* {@link com.foomoo.threadutil.ContextCopier} for interacting with the X Request Id thread-specific storage in order to copy X Request Id values to
     * new threads. Applies a suffix to the requestId for each thread created.
     */
    private static class XRequestIdContextCopier implements ContextCopier {

        private String requestId;
        private AtomicInteger applyCount = new AtomicInteger();

        @Override
        public void copy() {
            requestId = getRequestId();
        }

        @Override
        public void apply() {
            setRequestId(String.format("%s-%02d", requestId, applyCount.getAndIncrement()));
        }
    }
}

Code listing: log4j2-test.properties

appender.console.type = Console
appender.console.name = STDOUT
appender.console.layout.type = PatternLayout
appender.console.layout.pattern = RequestId=%X{requestId} [%-5level] %d{yyyy-MM-dd HH:mm:ss.SSS} [%t] %c{1} - %msg%n

rootLogger.level = info
rootLogger.appenderRef.stdout.ref = STDOUT
Categories
development

ABC Parser and Domain Libraries

Find the sources on Github: https://github.com/danwatford/abc

Parsing ABC Notation

ABC Notation (https://en.wikipedia.org/wiki/ABC_notation) is a way to encode music notation in simple text. There are many sources of folk/tradition tunes available in ABC Notation.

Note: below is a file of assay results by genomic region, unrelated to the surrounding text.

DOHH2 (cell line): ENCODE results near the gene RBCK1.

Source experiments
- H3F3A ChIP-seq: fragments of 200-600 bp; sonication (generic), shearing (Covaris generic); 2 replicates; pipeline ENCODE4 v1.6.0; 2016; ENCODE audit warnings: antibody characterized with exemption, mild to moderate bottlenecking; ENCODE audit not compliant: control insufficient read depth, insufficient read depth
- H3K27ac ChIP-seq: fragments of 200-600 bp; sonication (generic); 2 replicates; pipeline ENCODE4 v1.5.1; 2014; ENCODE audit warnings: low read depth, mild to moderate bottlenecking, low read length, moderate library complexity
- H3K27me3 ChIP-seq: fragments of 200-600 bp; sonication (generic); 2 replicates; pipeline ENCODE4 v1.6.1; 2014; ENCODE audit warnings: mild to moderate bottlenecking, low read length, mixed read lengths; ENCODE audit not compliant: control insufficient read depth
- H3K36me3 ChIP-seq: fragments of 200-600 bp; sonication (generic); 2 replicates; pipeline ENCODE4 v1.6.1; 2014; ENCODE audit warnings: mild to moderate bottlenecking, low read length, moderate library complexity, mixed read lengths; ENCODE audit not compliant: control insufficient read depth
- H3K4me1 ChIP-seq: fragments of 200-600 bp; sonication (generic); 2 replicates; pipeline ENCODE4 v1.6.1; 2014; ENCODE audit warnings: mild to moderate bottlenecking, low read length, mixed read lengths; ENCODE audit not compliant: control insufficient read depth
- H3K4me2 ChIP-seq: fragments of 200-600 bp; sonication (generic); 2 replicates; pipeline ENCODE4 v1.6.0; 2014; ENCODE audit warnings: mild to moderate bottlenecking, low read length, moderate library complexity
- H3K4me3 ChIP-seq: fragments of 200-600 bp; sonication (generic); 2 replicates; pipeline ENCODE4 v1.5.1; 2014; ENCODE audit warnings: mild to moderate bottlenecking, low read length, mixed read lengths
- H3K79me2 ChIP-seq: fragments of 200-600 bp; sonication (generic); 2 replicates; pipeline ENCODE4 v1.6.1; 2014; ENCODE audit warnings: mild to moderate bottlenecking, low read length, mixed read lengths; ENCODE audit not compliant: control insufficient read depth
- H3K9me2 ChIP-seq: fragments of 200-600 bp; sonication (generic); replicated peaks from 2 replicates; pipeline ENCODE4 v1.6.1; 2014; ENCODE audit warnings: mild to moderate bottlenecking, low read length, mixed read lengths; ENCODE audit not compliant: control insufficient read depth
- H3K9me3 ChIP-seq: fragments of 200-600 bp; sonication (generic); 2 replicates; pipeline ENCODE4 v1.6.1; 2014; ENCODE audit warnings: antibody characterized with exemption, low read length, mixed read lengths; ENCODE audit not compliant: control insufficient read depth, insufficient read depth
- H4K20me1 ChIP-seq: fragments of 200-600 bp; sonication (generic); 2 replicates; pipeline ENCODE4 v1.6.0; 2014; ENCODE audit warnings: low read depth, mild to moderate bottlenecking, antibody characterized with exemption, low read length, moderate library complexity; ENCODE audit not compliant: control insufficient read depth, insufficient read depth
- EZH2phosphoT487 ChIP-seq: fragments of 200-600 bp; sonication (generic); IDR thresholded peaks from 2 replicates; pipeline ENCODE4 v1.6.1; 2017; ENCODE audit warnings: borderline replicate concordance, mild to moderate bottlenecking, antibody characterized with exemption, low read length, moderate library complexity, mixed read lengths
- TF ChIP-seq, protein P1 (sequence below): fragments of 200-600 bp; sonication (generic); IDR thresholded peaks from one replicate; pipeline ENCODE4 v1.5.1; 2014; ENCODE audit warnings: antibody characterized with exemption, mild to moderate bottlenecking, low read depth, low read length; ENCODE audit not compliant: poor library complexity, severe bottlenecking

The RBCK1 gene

As part of a project to find shared sequences of notes in traditional tunes (see http://abc.foomoo.com) I built a parser to transform the content of ABC tune files into objects that could be readily processed.

This parser only converts ABC content into case classes that represent the various ABC notation elements used in the input. Trying to go directly from the ABC notation to tune objects would have introduced a lot of rules/complexity into the parser which is better handled in a separate processing phase.

Using the Parser

The parser is made available in module com.foomoo.abc:abc-parser is available on jcenter maven repository (https://jcenter.bintray.com/).

To use the parser wrap the content to be parsed in a Reader (e.g. CharSequenceReader) and call the relevant method for the type of object to be parsed on class AbcNotationParser.
For example, to parse the entire contents of an ABC notation file use something similar to:

  private def parseFileContent(fileContent: String): Try[AbcNotationFile] =
     AbcNotationParser.file(new CharSequenceReader(fileContent)) match {
       case AbcNotationParser.NoSuccess(msg, next) =>
         Failure(new IllegalArgumentException(msg + "\nNext is: " + next.pos))